A total of 597,589 U.S. properties saw foreclosure filings in the first half of this year – a decrease of 13% compared to the second half of 2014 and down 3% from the first half of 2014, according to figures released by RealtyTrac.
What's more, there were 304,439 foreclosure starts in the first half – down 4% compared to the first half of 2014 and down 18% compared to the first half of 2006, according to the firm's Midyear 2015 U.S. Foreclosure Market Report.
That's the fewest foreclosure starts in a half since RealtyTrac began tracking the data in 2006.
‘U.S. foreclosure starts have not only returned to pre-housing crisis levels, they have fallen well below those pre-crisis levels and are still searching for a floor, down 4 percent from a year ago,’ says Daren Blomquist, vice president at RealtyTrac, in a release. ‘Loans originated in the last five years continue to perform better than historic norms, with tighter lending standards and more cautious borrower behavior acting as important guardrails for the real estate boom of the past three years.’
Foreclosure starts were at or below pre-crisis levels in 19 states during the first half, according to the report. Among them were California, Florida, Arizona, Georgia and Illinois.
‘The reduction of foreclosures is adding to the limited inventory in the market as a whole and increased appreciation,’ says Greg Smith, owner/broker at RE/MAX Alliance, covering the Denver market in Colorado, where foreclosure starts in the first half were less than half the number of foreclosure starts in the first half of 2006. ‘Today the decline in foreclosures, combined with limited new construction, nominal resale inventory, and delayed entry of millennials in to the buying cycle is contributing to a very robust real estate market for the foreseeable future.’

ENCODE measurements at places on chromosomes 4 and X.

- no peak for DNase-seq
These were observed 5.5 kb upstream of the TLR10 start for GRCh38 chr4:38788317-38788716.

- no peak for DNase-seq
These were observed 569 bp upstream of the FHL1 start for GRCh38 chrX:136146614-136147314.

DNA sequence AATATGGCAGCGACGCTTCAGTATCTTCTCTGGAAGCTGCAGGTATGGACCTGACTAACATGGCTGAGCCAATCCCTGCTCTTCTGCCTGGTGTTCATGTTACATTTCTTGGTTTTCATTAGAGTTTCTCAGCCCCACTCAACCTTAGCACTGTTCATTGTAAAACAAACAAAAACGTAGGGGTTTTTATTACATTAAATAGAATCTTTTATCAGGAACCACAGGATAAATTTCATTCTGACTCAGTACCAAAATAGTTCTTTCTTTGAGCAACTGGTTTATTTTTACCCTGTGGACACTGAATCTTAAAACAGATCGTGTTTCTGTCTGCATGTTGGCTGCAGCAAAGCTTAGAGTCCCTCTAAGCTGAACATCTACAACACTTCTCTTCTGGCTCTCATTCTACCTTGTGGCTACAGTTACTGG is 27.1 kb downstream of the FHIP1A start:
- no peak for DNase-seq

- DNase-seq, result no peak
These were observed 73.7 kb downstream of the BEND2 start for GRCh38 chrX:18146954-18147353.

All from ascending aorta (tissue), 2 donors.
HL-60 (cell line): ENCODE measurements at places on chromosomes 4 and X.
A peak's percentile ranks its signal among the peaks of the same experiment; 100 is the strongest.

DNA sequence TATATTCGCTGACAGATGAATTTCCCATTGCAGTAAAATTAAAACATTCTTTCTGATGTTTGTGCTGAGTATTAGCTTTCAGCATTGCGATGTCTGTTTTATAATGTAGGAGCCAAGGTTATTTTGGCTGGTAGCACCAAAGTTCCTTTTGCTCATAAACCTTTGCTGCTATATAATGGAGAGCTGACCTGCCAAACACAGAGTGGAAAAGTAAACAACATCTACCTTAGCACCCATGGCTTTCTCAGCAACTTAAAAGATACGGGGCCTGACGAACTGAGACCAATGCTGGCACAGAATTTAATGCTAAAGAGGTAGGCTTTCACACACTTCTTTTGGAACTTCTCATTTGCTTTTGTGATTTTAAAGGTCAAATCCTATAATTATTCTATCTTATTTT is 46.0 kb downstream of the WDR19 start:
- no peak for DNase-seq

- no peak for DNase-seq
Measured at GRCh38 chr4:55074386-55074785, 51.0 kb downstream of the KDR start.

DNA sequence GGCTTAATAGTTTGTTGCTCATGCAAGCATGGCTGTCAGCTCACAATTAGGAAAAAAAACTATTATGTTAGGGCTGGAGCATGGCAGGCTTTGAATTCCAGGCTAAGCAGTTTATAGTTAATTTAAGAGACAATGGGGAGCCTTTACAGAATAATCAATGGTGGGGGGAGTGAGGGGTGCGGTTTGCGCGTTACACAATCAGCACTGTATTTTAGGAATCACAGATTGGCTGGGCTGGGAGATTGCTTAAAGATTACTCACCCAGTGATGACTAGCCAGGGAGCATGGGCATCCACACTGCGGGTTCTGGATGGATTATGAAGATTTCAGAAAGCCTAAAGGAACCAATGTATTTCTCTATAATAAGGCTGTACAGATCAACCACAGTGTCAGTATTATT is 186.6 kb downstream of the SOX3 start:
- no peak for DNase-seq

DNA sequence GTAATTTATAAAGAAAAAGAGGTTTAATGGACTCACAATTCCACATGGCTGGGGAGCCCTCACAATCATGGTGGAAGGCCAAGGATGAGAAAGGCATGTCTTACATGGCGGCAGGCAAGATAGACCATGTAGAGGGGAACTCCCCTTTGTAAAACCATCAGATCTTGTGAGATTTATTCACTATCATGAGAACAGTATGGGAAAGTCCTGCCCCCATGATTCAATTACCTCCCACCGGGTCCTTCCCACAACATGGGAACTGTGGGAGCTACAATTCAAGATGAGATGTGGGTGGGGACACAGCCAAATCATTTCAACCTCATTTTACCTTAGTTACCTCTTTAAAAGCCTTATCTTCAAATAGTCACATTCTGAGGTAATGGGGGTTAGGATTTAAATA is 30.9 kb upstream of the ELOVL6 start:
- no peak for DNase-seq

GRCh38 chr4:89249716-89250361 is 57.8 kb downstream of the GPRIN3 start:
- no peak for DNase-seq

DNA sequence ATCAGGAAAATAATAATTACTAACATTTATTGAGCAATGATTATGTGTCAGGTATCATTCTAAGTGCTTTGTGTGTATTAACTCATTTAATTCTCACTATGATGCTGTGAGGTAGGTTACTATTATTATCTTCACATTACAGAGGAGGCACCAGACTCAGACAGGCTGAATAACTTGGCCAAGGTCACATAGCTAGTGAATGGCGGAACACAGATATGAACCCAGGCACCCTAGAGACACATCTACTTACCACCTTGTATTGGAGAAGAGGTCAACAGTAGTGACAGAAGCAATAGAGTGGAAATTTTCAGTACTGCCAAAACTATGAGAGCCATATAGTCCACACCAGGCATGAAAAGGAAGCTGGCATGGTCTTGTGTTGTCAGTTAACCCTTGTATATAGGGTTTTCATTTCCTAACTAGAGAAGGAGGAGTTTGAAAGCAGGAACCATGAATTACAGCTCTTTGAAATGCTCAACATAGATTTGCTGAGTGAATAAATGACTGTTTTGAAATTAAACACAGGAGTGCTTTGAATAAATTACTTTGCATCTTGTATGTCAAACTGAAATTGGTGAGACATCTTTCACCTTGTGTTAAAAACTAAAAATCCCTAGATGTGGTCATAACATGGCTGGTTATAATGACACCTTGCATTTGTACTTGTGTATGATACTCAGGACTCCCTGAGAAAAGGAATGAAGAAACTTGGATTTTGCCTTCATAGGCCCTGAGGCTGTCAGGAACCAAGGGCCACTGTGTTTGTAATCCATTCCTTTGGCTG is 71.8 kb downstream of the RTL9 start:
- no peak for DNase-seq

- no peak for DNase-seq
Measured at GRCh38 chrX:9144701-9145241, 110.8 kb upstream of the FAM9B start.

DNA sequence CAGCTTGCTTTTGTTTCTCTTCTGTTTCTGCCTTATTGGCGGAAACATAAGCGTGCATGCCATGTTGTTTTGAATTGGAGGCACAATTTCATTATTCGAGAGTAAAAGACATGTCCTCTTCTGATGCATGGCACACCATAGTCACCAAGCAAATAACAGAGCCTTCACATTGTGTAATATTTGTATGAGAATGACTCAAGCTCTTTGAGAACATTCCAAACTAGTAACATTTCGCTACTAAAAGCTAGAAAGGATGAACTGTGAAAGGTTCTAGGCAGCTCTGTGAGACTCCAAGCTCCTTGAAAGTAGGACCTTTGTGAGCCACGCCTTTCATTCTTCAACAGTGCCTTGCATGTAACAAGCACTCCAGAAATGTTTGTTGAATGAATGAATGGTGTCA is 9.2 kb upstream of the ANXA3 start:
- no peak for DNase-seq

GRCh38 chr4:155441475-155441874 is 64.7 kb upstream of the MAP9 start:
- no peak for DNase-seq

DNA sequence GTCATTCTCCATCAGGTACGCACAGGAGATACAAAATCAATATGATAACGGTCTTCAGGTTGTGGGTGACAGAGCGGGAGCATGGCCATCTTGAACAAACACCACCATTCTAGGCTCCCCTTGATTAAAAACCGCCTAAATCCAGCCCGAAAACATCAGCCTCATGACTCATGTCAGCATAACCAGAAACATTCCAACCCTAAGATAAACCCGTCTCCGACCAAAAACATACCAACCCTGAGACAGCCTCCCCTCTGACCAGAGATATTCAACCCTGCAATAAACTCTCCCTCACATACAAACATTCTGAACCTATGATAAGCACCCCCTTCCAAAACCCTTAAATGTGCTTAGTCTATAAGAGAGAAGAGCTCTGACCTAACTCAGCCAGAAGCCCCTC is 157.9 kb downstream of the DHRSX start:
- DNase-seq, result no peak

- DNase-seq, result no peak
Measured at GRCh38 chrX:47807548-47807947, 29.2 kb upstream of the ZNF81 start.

Meanwhile, bank repossessions during the first half were up 20% compared to the first half of 2014. That's primarily a function of foreclosures moving through the pipeline faster, as volume decreases. It's also a function of the fact that some foreclosures were delayed due to foreclosure prevention actions, including loan modifications, where the borrower re-defaulted.
A total of 209,281 properties were repossessed by lenders in first half – that's up 37% compared to 2006, according to the report.
‘Less-disciplined loans originated during the last housing boom continue to account for the majority of distress still hanging over the housing market, with two-thirds of all loans in foreclosure on loans originated between 2004 and 2008,’ Blomquist notes. ‘An increasing number of these failed bubble-era loans finally exited the foreclosure process in the first half of 2015, resulting in accelerating bank repossessions that are still well above pre-crisis levels along with record-long average foreclosure timelines for properties foreclosed in the second quarter.’
States that had the highest foreclosure rates in the first half were Florida, New Jersey, Maryland, Nevada, Delaware, Ohio, Indiana, South Carolina and Tennessee.
Interestingly, Florida saw its foreclosure activity in the first half decrease 22% from a year ago, while New Jersey saw its foreclosure activity increase 24%.
Atlantic City, N.J., had the highest foreclosure rate among the major U.S. cities tracked in the report. It's foreclosure rate reached 1.70% in the first half – that's one in every 59 housing units. Meanwhile, eight Florida cities ranked in the top 10 for foreclosure activity in the first half.
To view the full report, click here.